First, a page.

Overall our data indicate that in rabbits there are no functionally significant individual variations in rFut1 or rFut2. Instead, variations in levels of rSec1 transcription contribute to generate individual differences in the degree of α1,2fucosylation of the gut mucosa, leading to differences in recognition by at least one dreadful pathogen. Nevertheless, since not all animals classified as low binders of RHDV expressed high levels of rSec1 RNA, additional factors must contribute to the variation in RHDV attachment. We previously reported that A and B antigen expression were contributing to modulate binding in a strain-specific manner [36]. Indeed, the ability of individual RHDV strains to recognize A, B and H type 2 motifs is highly variable and the expression of the A or B epitopes are differentially expressed between rabbits. Moreover, some strains such as G1 strains preferentially recognize the difucosylated motif Lewis y. Synthesis of this motif requires an α1,3fucosyltransferase in addition to an α1,2fucosyltransferase. Individual variation in the levels of α1,3fucosyltransferase in the rabbit gut may also exist. Understanding the genetic determinisms of these additional glycan modifications of rabbit gut mucosa will require further investigation. Moreover, other unknown factors may contribute to generate individual variation in the repertoire of rabbit gut glycans recognized by RHDV.

The genomic region where the three α1,2fucosyltransferases genes lie presents the same organization in rabbits and humans with the Sec1 and Fut2 genes in tandem and the Fut1 gene localized further apart and separated from its paralogues by three other genes. Since gene conversion is facilitated by genomic proximity [24] the differences observed between primates and other mammals on the one hand and leporids on the other hand cannot be explained by differences in genomic organization. In leporids extensive conversion between the three members of the gene family appears to take place. This is expected to homogenize these sequences, suggesting that each of the family members retains some functionality. By contrast, in other mammalian species, including primates, gene conversion is limited to a small part of the Fut2 and Sec1 coding regions and never involves Fut1, consistent with the pseudogenization of Sec1 and functional divergence between the other two members of the family in these species. Indeed, in species where Sec1 is a pseudogene, either due to frameshifts, premature stop codons or mutations that impair the enzyme’s activity, the extent of gene conversion is limited to regions where Sec1 has no deleterious mutations or where it retains its characteristics as α1,2fucosyltransferase. For example, in pig, Sec1 is a pseudogene due to the lack of the start codon (Meijerink et al 1997), but the remaining putative coding sequence presents no further deleterious mutations allowing to a larger extent of Fut2-Sec1 gene conversion when comparing to the other species (except leporids).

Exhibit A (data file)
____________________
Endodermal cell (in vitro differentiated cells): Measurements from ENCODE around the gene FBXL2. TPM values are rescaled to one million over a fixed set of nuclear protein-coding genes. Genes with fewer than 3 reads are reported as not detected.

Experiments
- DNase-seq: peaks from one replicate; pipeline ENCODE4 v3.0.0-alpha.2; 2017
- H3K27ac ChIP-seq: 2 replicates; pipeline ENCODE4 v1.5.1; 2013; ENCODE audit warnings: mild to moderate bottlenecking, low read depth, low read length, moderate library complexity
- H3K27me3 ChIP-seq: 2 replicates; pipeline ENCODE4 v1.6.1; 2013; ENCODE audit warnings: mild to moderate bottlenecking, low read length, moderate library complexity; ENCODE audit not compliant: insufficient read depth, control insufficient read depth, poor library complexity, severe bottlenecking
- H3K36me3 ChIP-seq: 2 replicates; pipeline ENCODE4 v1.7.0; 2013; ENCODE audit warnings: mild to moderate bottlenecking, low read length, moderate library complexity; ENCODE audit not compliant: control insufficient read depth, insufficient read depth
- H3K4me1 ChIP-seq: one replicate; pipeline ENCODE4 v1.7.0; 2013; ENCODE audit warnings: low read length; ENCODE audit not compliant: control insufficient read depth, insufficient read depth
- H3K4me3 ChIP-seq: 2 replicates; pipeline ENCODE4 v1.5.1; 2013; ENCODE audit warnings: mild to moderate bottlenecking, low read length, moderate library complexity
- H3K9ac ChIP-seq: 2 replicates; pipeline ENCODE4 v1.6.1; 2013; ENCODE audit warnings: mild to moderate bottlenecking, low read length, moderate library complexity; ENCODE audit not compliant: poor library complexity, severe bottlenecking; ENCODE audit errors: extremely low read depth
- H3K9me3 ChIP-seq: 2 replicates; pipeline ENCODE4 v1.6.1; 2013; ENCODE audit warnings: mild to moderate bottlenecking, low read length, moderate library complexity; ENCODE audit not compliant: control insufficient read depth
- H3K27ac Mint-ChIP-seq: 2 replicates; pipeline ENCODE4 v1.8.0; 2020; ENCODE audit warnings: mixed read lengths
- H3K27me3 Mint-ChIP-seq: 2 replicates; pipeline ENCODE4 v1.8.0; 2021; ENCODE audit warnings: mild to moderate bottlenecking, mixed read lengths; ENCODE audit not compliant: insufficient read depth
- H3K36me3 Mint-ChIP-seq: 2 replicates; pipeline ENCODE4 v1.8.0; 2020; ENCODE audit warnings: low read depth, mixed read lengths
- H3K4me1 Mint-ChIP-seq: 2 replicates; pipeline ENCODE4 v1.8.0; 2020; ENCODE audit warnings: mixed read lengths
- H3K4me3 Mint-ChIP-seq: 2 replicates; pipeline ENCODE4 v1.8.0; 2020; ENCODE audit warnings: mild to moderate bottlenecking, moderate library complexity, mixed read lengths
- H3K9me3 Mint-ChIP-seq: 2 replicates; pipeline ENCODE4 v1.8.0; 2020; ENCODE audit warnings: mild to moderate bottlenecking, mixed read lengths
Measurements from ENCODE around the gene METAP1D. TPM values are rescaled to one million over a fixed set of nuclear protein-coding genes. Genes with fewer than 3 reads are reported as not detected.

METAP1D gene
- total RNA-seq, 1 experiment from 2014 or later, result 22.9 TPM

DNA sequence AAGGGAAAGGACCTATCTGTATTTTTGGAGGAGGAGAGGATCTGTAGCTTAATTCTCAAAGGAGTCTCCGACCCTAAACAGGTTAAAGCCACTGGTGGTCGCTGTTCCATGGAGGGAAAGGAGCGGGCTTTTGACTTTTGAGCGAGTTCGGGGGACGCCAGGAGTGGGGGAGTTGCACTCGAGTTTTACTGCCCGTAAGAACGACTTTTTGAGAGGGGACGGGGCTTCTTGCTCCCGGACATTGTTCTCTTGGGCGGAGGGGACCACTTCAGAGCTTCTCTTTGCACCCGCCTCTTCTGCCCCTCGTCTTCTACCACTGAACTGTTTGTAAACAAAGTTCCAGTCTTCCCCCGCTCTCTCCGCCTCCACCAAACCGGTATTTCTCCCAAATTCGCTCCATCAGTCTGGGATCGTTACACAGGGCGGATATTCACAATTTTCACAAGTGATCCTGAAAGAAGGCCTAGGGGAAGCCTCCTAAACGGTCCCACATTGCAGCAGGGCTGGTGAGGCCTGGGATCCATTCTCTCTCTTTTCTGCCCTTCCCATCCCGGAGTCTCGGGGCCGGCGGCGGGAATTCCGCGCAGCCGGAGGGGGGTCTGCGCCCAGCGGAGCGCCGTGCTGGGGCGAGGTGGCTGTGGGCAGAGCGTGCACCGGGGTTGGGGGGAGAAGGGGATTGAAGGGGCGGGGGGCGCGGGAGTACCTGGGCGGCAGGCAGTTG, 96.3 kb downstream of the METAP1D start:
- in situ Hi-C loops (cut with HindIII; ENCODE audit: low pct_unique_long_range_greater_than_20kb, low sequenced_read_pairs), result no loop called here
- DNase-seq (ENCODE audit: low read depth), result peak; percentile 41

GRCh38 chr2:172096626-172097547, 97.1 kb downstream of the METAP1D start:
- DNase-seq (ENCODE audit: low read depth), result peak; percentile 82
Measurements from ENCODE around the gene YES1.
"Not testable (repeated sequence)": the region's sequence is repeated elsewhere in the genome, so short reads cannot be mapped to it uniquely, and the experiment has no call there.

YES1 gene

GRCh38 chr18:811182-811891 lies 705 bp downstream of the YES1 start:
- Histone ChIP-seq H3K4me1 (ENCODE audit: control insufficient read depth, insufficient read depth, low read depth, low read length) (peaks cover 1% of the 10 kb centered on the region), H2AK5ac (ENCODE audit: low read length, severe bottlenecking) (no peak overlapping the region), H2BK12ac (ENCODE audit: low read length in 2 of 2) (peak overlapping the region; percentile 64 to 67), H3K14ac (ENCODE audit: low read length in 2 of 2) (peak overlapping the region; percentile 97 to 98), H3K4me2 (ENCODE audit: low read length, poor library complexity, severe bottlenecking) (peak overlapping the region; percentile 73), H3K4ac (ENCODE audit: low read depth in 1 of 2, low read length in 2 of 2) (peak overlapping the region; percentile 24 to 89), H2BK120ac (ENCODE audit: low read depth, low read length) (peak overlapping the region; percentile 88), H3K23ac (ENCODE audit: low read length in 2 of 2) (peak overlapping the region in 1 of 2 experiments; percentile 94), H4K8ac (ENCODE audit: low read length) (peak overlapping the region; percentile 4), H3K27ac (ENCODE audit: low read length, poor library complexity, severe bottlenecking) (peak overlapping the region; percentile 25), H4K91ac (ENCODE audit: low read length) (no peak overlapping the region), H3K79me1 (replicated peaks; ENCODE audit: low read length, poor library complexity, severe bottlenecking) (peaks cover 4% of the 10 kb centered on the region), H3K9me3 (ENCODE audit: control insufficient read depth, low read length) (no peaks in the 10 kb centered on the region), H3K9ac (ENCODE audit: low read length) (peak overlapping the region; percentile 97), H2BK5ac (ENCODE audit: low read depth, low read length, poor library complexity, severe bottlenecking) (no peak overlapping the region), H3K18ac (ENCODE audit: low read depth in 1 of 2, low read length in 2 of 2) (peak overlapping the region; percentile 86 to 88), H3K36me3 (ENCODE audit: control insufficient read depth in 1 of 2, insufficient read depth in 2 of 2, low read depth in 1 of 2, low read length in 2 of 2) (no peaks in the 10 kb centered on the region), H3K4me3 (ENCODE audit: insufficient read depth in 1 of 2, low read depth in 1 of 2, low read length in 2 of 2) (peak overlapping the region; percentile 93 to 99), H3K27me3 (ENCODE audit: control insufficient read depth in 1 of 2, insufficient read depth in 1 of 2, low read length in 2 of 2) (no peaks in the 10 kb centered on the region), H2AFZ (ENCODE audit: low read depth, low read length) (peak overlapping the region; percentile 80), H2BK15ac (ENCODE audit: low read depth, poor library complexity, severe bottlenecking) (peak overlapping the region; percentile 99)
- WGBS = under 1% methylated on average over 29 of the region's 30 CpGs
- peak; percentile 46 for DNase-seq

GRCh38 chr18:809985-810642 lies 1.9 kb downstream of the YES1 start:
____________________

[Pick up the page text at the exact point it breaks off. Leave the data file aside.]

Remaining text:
These observations show that the α1,2fucosyltransferases paralogues have undergone different evolutionary pathways in leporids than in other mammals. The following scenario can be proposed. The first duplication event generated subfunctionalization of the two paralogues Fut1 and the ancestor of Fut2 and Sec1 in all mammals, through expression in different cell types. In humans and likely in most other mammalian species, FUT1 is involved in cellular functions such as the development of sensory neurons, angiogenesis or leukocytes adhesion [12,13,14,15,52]. Consistent with these roles, the frequency of FUT1 null alleles is well below 0.01, although not associated with any obvious defects in the homozygous state [53]. As discussed above, with null alleles at a near 0.5 frequency, FUT2 is involved in herd innate protection due to its common polymorphisms and its expression on epithelial cells in direct contact with microbes [16,28]. For this reason it is strongly under balancing selection [32]. The second round of duplication generated Fut2 and Sec1. Following this duplication, Sec1 has been redundant in most species and evolved toward pseudogenization and since then it has no longer been involved in gene conversion with its paralogues [4]. This is clear from S1 Fig where clustering of Fut2 and Sec1 together rather than with their orthologues can be observed, although with distinct patterns: in (A), where the phylogenetic relationships were inferred for the entire catalytic domain, for most species, Fut2 and Sec1 cluster apart; in pig, rat and mouse, Fut2 and Sec1 sequences cluster together, as in these species the homogenization due to gene conversion is quite extended when compared to the remaining species; in (B), Fut2 and Sec1 cluster together for more species as the segment used corresponds to the region where gene conversion is most evident; in (C) the pattern resembles the tree in (A) as a consequence of the more extended gene conversion in pig, rat and mouse and the absence of gene conversion in the other mammals. Thus, in mammals other than leporids, gene conversion also occurs, but it is quite limited in extent and most likely has no impact on the enzymes’ activity. Yet, in leporids where gene conversion between Sec1 and both Fut1 and Fut2 has been maintained (Fig 9 and S2D, S2E, and S2F Fig), the Sec1 protein follows a convergent evolution with the other two members of the gene family. It has essentially lost its enzyme activity but has acquired a dominant-negative function of its Fut1 and possibly Fut2 isoforms in tissues where they are co-expressed. In European rabbit, there is no functional polymorphism of either Fut1 or Fut2, but the levels of Sec1 expression contribute to produce glycan diversity required for herd innate protection. Thus, rather than becoming a pseudogene as in other mammals, in leporids, Sec1 acquired a new function through regulation of the activity of the other α1,2fucosyltransferases.